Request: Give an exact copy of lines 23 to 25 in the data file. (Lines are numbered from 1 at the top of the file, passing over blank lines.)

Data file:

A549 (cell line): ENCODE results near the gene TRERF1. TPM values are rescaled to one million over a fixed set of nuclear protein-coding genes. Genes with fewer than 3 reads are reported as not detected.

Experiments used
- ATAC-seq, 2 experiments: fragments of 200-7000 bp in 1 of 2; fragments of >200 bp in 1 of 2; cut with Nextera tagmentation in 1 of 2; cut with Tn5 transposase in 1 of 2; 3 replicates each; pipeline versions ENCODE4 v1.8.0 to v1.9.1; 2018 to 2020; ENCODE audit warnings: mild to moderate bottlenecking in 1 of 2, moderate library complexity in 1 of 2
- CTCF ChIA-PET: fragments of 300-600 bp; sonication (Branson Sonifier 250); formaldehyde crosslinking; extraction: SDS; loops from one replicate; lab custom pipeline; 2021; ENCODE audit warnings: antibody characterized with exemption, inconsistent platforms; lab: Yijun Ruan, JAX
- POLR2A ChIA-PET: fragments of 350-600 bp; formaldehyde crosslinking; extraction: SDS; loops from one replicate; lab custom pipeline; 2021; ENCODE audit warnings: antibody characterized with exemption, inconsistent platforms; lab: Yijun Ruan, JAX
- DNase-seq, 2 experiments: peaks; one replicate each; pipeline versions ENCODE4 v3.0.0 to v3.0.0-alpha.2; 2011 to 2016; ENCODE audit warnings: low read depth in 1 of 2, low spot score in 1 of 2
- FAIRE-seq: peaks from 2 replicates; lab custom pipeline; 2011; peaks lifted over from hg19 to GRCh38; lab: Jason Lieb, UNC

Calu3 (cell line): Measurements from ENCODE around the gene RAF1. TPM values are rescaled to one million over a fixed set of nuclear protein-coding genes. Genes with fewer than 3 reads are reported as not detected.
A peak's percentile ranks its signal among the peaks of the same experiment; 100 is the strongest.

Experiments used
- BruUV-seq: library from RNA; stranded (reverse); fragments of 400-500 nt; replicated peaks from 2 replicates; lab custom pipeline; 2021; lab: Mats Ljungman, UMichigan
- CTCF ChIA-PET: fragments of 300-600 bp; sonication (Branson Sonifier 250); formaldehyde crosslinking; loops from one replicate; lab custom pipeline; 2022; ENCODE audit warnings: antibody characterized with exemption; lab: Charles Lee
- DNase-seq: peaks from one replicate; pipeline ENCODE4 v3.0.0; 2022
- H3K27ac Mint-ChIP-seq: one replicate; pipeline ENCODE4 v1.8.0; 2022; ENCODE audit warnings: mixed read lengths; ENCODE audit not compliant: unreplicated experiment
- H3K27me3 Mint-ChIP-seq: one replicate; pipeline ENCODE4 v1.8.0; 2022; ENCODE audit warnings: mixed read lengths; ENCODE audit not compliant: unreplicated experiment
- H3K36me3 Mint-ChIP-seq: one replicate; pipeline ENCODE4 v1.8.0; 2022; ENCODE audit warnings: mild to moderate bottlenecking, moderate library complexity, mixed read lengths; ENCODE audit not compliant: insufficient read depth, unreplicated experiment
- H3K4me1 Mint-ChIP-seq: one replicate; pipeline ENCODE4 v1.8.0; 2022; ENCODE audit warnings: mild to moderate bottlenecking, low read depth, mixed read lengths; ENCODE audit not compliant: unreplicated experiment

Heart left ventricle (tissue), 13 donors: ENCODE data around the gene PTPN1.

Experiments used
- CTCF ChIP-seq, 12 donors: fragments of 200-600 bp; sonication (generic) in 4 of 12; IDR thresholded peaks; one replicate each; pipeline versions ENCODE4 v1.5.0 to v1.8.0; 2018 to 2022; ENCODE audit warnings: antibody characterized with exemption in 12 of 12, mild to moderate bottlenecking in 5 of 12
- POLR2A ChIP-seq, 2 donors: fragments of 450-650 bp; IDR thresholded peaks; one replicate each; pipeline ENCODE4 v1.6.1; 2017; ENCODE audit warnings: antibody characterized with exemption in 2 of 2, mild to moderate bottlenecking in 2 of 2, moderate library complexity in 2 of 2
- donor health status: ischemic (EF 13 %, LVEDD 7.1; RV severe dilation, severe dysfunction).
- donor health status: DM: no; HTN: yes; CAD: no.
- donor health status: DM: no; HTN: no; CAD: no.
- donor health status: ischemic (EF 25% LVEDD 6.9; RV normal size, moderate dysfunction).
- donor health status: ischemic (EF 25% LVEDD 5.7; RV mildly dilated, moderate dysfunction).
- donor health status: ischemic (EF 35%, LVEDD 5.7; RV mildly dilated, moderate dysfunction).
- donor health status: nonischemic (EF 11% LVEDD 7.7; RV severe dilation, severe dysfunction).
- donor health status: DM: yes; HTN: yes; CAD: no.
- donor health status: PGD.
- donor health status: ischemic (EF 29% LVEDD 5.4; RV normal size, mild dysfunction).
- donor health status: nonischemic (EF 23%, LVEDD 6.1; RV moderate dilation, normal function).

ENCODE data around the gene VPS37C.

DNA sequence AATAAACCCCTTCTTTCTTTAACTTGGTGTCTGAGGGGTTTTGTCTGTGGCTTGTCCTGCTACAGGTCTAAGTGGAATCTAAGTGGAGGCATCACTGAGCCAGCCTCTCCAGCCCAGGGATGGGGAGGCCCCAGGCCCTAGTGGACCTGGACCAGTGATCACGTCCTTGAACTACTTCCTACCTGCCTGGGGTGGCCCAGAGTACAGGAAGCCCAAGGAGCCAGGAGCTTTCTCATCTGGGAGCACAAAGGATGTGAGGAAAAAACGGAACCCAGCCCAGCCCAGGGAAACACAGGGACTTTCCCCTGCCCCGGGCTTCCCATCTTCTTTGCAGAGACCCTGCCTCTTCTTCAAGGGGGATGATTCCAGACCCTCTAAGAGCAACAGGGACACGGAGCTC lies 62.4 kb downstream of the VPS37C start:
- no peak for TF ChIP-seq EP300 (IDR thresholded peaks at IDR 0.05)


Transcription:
- donor health status: DM: no; HTN: yes; CAD: no.
- donor health status: DM: no; HTN: no; CAD: no.
- donor health status: ischemic (EF 25% LVEDD 6.9; RV normal size, moderate dysfunction).